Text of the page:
Four groups of reality TV stars in boats, speeding toward a Fijian island in boats, where they’ll attempt to survive for 25 days, living on beaches where it rains relentlessly and gets cold at night.
Almost immediately, the group divides into two tribes, ready to take out other players on their way to a cash prize.
This is not Survivor. This is Fight to Survive, a new competition reality format in which the players fight each other for gear and resources.
But it’s still running in the trench Survivor has dug. Instead of screaming “Survivors ready,” host Akbar Gbajabiamila screams “ready, survive!” There’s b-roll of animals; there are beautiful drone shots of the island; there’s strategy that unfolds.
Akbar calls this “the most intense version of survival of the fittest ever recorded for television.” If you watched the drama of Netflix’s Outlast and thought, This would be so much better if they were allowed to physically attack each other!, or you just love watching Challenge contestants roll around in the dirt, this is the show for you.
Fight to Survive is a Roku Channel show that, in a strategic partnership, is first airing on The CW (Thursdays at 8) and then will stream in its entirety on The Roku Channel starting Sept. 29.
The producers have created a fresh water source, a pond with fish, a shelter, and a stack of firewood, all of which are up for grabs: the first person to claim it, gets it. Each player also gets one survival tool, which include a fishing spear, flint,
Akbar warns them that while “they own it” they “must be ready to defend it.”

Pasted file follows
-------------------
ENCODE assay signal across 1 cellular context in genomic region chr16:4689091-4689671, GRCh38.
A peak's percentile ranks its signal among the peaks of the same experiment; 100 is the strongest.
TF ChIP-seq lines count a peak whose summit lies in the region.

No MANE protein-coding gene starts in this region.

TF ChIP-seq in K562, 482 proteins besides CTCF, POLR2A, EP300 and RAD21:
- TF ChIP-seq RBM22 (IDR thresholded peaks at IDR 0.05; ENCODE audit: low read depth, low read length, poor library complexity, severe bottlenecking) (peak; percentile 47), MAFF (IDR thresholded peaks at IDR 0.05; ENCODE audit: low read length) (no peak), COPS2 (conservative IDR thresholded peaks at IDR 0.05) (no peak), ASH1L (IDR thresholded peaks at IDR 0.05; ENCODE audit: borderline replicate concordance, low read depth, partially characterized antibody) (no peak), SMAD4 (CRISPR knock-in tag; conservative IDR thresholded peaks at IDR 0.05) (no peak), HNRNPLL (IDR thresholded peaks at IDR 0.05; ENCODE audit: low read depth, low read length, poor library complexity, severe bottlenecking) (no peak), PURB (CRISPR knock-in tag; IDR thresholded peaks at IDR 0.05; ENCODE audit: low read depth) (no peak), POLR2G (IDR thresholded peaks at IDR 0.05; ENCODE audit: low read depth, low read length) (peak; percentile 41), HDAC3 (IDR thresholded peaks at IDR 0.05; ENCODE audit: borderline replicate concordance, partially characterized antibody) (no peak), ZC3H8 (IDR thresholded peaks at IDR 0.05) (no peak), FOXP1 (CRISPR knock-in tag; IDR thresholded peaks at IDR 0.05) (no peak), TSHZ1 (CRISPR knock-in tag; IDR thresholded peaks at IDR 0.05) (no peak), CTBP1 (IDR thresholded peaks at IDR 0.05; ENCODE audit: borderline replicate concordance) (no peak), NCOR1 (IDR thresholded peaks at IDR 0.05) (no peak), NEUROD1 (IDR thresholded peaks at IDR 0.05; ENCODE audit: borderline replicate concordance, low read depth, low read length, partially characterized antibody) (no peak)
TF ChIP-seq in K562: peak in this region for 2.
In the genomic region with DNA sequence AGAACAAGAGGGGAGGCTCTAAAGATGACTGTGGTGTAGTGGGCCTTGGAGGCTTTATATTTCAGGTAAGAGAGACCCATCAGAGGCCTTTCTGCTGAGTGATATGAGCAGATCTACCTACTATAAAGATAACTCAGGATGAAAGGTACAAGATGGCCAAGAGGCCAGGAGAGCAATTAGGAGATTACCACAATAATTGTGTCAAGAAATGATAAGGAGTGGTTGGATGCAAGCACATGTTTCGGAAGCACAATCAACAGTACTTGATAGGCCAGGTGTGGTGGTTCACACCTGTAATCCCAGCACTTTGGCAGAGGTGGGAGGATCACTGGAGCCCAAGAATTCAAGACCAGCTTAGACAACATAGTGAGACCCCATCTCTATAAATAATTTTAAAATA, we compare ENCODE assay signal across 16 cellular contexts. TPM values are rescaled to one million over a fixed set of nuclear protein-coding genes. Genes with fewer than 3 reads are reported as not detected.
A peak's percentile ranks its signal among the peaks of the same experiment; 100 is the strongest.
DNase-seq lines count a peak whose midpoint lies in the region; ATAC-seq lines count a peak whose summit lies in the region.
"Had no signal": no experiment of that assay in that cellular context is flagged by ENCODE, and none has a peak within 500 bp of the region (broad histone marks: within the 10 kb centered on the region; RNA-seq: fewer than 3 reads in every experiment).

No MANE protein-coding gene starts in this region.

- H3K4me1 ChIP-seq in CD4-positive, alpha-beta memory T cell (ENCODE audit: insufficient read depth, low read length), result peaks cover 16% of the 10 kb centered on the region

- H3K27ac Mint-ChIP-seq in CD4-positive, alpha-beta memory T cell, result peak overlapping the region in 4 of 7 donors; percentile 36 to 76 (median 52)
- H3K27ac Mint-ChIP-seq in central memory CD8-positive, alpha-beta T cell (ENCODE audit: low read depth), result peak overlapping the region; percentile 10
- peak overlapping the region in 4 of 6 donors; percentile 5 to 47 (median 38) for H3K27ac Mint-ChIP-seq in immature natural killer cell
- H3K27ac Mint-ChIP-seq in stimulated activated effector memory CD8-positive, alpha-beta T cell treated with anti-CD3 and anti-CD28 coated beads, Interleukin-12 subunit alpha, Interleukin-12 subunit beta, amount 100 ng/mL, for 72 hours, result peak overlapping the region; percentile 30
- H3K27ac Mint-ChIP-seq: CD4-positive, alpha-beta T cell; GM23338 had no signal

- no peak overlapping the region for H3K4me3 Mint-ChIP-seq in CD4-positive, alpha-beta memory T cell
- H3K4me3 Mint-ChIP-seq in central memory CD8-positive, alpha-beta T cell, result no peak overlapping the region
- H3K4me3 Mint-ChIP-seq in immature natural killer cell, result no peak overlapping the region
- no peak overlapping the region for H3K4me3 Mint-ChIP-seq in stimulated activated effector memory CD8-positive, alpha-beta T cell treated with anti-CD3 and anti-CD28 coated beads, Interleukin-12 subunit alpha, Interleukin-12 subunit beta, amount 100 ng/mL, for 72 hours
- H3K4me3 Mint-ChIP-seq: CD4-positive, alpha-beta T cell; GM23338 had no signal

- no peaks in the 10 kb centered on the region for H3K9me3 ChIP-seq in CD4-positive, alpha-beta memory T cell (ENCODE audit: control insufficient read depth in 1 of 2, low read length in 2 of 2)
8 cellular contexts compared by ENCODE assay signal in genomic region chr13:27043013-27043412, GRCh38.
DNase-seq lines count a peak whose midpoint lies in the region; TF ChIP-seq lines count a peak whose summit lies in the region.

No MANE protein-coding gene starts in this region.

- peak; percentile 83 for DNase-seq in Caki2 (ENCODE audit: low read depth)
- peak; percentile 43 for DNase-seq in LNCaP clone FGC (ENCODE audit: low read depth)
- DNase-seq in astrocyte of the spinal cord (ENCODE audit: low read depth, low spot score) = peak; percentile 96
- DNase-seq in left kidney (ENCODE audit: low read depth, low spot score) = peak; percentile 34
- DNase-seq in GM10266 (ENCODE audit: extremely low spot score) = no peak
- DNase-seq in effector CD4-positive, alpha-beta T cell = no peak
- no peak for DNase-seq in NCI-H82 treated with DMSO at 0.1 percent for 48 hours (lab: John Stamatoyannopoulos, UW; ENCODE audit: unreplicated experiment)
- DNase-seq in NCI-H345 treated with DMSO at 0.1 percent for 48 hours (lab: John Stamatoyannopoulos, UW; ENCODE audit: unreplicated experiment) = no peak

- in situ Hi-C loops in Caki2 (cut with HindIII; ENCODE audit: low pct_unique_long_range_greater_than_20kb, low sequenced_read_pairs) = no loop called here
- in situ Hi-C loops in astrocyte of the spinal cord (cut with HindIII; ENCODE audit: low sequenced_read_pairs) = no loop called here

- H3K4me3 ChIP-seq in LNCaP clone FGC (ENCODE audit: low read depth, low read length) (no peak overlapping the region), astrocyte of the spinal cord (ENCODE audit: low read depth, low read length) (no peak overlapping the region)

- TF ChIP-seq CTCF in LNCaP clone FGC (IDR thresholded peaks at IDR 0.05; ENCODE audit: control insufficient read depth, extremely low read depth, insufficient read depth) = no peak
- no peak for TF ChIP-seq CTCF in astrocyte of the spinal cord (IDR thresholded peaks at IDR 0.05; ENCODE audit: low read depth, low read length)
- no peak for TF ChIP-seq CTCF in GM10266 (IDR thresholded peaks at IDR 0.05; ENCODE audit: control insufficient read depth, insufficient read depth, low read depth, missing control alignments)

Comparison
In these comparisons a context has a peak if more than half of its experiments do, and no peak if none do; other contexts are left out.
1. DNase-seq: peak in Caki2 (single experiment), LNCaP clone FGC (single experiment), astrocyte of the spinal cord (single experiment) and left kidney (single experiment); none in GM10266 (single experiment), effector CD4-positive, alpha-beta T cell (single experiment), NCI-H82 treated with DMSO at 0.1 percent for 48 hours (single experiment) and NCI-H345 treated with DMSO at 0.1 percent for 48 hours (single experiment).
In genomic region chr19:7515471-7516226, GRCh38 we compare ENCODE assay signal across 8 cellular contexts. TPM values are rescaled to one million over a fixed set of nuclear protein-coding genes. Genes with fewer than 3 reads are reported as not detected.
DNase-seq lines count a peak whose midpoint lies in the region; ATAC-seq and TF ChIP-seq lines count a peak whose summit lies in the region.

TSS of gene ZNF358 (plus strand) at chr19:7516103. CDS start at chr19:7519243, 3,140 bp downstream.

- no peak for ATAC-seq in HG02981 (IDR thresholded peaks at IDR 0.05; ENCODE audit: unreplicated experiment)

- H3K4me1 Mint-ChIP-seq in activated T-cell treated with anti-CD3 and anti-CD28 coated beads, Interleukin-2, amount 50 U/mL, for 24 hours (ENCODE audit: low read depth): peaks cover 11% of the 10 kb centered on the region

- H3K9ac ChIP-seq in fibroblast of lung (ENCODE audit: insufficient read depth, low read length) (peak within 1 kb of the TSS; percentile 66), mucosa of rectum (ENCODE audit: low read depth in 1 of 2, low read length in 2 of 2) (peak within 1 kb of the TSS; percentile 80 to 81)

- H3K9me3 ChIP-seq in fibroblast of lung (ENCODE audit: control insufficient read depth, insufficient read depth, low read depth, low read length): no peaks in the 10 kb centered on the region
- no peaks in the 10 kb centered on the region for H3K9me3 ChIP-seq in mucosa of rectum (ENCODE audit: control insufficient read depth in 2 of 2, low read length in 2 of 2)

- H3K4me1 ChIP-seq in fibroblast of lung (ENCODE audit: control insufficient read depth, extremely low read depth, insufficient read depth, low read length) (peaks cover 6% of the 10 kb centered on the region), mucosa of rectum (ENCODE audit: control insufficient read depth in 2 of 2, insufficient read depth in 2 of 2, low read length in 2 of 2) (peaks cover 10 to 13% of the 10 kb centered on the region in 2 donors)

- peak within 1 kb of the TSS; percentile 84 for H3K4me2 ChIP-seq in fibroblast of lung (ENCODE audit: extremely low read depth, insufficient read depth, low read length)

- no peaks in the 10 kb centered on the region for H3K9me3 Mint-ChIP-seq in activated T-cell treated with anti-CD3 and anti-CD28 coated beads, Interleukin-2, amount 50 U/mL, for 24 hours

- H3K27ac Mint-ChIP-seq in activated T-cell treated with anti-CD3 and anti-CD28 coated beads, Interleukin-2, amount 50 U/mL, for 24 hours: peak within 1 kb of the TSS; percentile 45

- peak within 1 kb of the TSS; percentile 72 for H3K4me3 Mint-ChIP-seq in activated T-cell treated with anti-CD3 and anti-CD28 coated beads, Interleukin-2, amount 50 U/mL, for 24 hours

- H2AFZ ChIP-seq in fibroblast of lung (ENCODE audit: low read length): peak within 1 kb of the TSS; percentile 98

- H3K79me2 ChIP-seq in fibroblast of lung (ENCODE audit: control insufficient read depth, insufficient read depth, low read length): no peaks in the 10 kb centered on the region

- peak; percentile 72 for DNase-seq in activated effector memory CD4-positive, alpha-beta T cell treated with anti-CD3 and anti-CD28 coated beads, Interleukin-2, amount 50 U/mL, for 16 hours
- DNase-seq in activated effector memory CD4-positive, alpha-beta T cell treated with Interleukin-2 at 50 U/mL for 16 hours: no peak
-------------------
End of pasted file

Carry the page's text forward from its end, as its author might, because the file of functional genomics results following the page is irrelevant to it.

Yes, it’s time for some physical violence. Anyone can challenge anyone else for their resource or their tool, and they fight to the death.
Okay, not really. But “if the owner loses the fight, they must surrender the tool or resource and walk away empty-handed,” Akbar says. Challengers who lose, however, are banished from the game.
The only other way out is to quit or to be forced out by the show’s medics. Only one person can call for a fight every day.
Whoever’s left will split $100,000, which is kind of pathetic. If 10 of the 17 remain, that’s just $10k; $20k if five players are left. If one person eliminates everyone else, however, they win $250,000—the kind of prize that seems pretty unlikely to be given out.
Those gathered to beat the shit out of each other are:
- Yuda Abitbol, a survivalist Influencer
- Nathaniel Allenby, a survivalist identified as “Eagle Scout” on screen
- Amal Alyassiri, from Naked and Afraid
- Dani Beau, from Naked and Afraid and Naked and Afraid XL
- Missy Byrd, from Survivor Island of the Idols
- Robby Canton, a survivalist
- Matthew Clarke, a survivalist Influencer
- Sarah Danser, from Naked and Afraid and Naked and Afraid: Lost at Sea
- Afften DeShazer, from Naked and Afraid
- Stephanie Gonzalez, from Survivor: Ghost Island
- Keali’i “K” Ka’apana, from Called to the Wild
- Zane Kraetsch, from Alone: The Beast
- Christina McQueen, from Naked and Afraid and Naked and Afraid XL
- Jonathan Monroe, from Naked and Afraid
- Makani Nalu, from Stranded With a Million Dollars and Naked and Afraid
- J Ruiz, American Ninja Warrior and Steve Austin’s Broken Skull Challenge
- Libby Vincek, from Survivor: Ghost Island
In the opening moments, Akbar asks those players, “Will you cooperate and work together to survive, or will you do it alone and unmercifully take down the others?”